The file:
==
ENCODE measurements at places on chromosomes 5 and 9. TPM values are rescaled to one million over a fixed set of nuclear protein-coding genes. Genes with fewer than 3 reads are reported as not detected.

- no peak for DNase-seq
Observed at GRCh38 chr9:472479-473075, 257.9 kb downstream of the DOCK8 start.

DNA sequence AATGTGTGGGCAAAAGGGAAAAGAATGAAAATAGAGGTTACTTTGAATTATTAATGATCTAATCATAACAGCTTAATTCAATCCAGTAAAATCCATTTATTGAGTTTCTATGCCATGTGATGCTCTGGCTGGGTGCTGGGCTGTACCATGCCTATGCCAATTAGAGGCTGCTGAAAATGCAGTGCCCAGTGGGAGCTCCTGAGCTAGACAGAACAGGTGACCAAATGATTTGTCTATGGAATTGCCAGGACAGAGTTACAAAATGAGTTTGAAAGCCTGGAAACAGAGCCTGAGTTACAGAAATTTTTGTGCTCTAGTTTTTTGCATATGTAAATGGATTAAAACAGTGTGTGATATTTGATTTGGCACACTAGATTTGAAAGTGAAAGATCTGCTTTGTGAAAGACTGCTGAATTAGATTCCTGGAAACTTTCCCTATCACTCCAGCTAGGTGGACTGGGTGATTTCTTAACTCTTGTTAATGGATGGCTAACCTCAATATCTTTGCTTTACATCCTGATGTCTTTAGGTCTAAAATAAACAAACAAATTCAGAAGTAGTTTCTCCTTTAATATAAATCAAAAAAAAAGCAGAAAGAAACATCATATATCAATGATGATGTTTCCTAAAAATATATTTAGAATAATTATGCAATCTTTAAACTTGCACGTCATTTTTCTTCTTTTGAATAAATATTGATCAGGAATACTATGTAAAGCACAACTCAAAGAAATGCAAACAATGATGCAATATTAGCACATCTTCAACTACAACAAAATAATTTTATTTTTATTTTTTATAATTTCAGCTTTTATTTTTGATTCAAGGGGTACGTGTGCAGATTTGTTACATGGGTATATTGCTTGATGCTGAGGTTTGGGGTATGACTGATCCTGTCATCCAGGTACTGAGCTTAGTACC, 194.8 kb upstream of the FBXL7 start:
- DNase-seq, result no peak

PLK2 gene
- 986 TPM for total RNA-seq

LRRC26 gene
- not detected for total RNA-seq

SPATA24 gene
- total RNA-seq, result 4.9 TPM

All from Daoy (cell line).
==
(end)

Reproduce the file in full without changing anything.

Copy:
ENCODE measurements at places on chromosomes 5 and 9. TPM values are rescaled to one million over a fixed set of nuclear protein-coding genes. Genes with fewer than 3 reads are reported as not detected.

- no peak for DNase-seq
Observed at GRCh38 chr9:472479-473075, 257.9 kb downstream of the DOCK8 start.

DNA sequence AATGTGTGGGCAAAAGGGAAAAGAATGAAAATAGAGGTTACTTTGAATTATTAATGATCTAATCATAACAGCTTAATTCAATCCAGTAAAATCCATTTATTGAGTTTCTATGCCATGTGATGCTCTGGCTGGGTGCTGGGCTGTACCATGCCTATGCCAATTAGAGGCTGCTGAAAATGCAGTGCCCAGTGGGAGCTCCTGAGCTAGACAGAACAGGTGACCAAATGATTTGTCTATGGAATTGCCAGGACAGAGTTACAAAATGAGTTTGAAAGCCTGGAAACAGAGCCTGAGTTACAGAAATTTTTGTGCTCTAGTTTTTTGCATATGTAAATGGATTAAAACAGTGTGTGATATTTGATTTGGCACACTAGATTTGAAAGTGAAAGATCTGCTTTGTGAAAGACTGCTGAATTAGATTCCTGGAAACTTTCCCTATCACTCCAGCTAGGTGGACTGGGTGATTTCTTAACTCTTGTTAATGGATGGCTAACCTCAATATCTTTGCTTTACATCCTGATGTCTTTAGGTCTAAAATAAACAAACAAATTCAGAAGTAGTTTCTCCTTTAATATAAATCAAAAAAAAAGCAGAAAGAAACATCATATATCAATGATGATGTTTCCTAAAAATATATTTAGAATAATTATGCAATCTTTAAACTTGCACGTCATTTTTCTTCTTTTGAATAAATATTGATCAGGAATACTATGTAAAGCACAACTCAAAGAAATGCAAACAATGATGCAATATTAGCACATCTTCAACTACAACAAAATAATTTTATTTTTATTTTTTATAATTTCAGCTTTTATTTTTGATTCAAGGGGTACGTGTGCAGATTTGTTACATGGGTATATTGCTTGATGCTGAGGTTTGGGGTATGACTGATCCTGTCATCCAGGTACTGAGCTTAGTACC, 194.8 kb upstream of the FBXL7 start:
- DNase-seq, result no peak

PLK2 gene
- 986 TPM for total RNA-seq

LRRC26 gene
- not detected for total RNA-seq

SPATA24 gene
- total RNA-seq, result 4.9 TPM

All from Daoy (cell line).